It Began in Europe
Two years ago, we were traveling to London, Florence, Venice, and Rome. I was having some back pain when walking even a short difference, so determined to go on this trip, I used a walker with a seat. This allowed me to stop frequently and sit.
These cities were unusually hot when we were there - 90 plus degrees, 90 plus humidity. Some strange physical issues developed on the trip. My hands and legs would shake uncontrollably multiple times a day.
I attributed it to muscle weakness from all the walking in the heat and trying to control the walker over the uneven cobblestone streets and sidewalks.
The changes started
When I discussed this with my primary care doctor, she suggested I see a neurologist. That visit foreshadowed that something would soon be different in our lives.
“You have Parkinson’s,” he said. And just like that, the changes began. I didn’t realize I was going to hit a metal sign when I parked my car. I basically sliced off part of the passenger side bumper.
I began having trouble parking, often straddling two spaces. I decided I needed to quit driving and sadly gave my precious car to my grandson.
I began to shuffle my feet when walking and my handwriting became so small, I could barely read it- both signs of Parkinson’s. I began to have dizzy spells. That added Vertigo to my symptoms.
Losing my independence
Late afternoon is most often when the symptoms worsen. I can still make dinner, but often get frustrated and need help. When things are bad and the shaking is not controlled, my husband makes a dinner of eggs and bacon, the only thing he knows how to cook. We’ve had many eggs and bacon dinners.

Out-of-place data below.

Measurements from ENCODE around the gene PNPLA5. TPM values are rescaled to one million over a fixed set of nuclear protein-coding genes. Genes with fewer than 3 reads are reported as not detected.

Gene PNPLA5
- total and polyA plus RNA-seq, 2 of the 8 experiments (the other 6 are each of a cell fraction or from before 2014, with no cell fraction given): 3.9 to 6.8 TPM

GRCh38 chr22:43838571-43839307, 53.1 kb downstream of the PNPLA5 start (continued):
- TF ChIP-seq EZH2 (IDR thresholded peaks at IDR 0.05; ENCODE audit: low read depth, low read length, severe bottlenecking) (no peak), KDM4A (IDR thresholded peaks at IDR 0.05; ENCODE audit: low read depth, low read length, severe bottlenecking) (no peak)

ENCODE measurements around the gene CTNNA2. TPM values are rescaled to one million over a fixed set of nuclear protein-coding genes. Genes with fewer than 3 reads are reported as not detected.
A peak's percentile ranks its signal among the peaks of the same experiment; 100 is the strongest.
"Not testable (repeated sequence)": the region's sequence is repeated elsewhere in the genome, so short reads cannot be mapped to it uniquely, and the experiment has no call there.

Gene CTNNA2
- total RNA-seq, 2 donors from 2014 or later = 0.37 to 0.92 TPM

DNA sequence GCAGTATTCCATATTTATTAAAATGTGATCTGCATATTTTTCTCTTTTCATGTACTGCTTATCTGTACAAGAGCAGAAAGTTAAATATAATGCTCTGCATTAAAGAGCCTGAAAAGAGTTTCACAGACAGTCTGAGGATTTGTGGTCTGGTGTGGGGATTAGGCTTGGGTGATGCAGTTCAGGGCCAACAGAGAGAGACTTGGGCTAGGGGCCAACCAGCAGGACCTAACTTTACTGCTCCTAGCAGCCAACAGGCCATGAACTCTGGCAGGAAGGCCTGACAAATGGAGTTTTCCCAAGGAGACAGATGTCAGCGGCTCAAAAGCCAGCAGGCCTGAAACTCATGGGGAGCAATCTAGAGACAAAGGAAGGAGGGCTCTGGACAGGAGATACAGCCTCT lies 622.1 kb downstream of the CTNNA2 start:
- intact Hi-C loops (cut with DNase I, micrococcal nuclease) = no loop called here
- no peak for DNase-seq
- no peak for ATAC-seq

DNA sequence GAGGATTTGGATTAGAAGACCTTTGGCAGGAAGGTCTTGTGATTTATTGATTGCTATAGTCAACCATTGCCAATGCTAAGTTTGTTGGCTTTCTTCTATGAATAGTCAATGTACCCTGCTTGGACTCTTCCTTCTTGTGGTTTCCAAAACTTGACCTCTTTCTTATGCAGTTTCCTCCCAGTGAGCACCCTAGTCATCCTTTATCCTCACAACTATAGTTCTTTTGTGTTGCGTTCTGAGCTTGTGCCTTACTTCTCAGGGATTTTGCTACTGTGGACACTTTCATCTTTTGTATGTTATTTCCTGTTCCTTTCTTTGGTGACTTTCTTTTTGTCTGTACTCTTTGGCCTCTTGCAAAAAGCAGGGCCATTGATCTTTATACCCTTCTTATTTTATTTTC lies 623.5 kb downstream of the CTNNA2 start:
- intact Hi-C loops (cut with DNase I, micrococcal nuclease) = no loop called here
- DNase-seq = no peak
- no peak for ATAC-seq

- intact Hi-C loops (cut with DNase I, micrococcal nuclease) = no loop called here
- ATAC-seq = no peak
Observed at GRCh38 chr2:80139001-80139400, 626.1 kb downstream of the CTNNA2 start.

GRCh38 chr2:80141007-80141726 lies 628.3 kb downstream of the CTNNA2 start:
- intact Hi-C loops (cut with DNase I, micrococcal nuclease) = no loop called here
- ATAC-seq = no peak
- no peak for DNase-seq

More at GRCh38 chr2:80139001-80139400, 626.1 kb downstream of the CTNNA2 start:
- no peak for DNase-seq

The combination of losing the ability to drive, plus the vertigo and then the pandemic prohibited me from usual tasks like grocery shopping. Now my husband, equipped with my detailed, list, also has had to shop. It took a while, but he finally knows the difference between zucchini and cucumbers.
There are times when it is difficult to rise from a chair. My husband helps get me balanced. When I’ve been stubborn and tried to get up on my own it has resulted in my landing on the floor. Ouch!
Our life is different now
We know now how very different life has become. There are cognitive changes that frustrate me. For example, in the first line of this essay, I wrote about the trip I took. It was only today when I realized I wrote: “Venus” instead of “Venice”. A Parkinson’s thing? It sounded right to me.
Having trouble remembering words. This is the most frustrating experience. But sometimes we just have to laugh as I resort to acting like I’m engaged in a game of charades.
Losing my independence has hurt the most. I am lucky to have someone to help, and I can continue to write, but there are still many days that I mourn the life that was.
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